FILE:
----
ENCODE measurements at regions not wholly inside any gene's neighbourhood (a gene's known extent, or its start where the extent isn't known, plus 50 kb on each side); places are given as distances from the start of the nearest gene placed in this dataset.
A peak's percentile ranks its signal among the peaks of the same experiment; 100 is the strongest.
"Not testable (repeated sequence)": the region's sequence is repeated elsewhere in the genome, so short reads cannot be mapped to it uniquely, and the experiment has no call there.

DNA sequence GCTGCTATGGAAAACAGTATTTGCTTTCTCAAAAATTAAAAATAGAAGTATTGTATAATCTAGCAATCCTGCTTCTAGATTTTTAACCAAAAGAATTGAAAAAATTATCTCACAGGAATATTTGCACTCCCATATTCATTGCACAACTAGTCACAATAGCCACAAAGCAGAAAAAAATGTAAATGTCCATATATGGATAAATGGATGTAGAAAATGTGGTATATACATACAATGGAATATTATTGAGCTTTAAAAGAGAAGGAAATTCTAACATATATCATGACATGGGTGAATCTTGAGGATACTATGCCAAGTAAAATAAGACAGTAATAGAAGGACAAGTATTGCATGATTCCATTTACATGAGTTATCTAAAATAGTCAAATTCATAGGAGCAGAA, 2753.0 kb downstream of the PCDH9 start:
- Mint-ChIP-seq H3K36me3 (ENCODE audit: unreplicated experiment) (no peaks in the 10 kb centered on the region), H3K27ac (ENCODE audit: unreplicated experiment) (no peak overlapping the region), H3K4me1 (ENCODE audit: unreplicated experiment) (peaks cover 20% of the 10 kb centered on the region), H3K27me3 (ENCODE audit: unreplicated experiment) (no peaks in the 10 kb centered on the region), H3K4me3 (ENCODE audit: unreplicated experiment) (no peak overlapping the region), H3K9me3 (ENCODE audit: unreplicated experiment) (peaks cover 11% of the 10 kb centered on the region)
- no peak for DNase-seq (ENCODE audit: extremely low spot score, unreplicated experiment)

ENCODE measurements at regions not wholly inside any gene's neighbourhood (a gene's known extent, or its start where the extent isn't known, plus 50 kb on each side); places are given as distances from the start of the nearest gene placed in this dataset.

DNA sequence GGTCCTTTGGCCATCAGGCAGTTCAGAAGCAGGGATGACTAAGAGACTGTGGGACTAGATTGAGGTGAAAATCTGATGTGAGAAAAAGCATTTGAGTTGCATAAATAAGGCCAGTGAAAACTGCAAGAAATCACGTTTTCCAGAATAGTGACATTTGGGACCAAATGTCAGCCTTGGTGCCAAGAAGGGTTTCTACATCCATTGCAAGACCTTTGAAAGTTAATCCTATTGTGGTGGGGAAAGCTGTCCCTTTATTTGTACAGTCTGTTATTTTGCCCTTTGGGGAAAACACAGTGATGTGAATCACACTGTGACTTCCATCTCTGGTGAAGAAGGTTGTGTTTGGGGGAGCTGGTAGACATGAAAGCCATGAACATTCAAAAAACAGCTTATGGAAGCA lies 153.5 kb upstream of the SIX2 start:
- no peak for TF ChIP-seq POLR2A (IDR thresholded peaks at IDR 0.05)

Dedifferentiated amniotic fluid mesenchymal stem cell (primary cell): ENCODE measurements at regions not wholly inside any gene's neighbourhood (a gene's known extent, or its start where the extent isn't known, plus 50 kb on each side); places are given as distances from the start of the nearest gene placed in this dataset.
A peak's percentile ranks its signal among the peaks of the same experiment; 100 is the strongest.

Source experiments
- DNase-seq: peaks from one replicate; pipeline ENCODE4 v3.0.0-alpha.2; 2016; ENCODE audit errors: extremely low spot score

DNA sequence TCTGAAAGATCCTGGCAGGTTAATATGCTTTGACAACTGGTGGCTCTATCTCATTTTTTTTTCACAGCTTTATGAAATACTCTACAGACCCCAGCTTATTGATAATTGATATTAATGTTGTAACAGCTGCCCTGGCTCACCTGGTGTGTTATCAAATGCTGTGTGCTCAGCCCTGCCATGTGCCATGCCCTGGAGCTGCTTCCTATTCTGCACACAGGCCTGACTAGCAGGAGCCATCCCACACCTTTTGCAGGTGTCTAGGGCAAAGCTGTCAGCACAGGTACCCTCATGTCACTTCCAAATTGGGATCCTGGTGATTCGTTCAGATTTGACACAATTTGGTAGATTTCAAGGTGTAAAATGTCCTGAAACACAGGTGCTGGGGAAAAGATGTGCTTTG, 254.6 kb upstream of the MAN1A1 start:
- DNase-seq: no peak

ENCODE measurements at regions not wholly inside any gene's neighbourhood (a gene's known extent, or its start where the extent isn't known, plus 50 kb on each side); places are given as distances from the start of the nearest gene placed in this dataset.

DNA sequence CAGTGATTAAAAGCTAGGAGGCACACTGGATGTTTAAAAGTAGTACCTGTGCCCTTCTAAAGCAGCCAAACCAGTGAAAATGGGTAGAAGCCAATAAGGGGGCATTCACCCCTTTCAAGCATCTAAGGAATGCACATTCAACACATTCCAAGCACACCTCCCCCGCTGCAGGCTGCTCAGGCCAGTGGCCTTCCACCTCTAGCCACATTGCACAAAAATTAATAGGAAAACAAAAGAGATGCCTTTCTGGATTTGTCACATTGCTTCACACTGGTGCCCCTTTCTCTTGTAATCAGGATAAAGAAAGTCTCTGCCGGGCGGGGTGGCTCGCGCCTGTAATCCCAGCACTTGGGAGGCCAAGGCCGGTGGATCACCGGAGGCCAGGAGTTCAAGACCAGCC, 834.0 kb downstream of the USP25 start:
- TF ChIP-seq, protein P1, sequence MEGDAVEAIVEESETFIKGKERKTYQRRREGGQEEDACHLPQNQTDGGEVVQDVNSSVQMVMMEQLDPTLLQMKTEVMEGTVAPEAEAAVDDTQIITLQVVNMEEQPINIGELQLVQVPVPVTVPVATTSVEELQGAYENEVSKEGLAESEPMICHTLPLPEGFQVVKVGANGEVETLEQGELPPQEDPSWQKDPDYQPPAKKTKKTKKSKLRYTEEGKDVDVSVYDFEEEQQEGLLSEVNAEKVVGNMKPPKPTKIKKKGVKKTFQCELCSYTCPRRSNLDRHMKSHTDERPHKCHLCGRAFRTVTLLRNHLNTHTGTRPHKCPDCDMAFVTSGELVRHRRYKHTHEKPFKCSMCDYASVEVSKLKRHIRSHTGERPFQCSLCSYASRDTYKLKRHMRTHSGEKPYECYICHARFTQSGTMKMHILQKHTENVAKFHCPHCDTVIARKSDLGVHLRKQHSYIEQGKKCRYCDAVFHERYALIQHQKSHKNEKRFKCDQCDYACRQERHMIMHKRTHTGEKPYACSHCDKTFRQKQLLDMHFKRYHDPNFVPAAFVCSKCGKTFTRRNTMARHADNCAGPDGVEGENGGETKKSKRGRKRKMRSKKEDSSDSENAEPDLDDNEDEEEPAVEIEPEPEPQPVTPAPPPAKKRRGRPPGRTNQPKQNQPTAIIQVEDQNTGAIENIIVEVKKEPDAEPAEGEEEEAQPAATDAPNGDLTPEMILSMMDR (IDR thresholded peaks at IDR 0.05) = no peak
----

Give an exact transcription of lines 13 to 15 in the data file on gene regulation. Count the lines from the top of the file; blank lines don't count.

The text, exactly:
- DNase-seq: peaks from one replicate; pipeline ENCODE4 v3.0.0-alpha.2; 2016; ENCODE audit errors: extremely low spot score

DNA sequence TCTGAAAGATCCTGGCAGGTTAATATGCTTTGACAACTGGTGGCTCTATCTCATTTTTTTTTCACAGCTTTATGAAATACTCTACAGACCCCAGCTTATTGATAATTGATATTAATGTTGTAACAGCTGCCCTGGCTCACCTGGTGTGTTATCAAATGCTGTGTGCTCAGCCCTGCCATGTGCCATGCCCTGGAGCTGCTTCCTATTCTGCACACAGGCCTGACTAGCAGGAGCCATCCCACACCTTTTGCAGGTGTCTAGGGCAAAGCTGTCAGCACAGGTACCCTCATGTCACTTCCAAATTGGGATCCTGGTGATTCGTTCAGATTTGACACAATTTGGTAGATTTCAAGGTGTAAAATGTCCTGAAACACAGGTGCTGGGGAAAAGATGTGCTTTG, 254.6 kb upstream of the MAN1A1 start:
- DNase-seq: no peak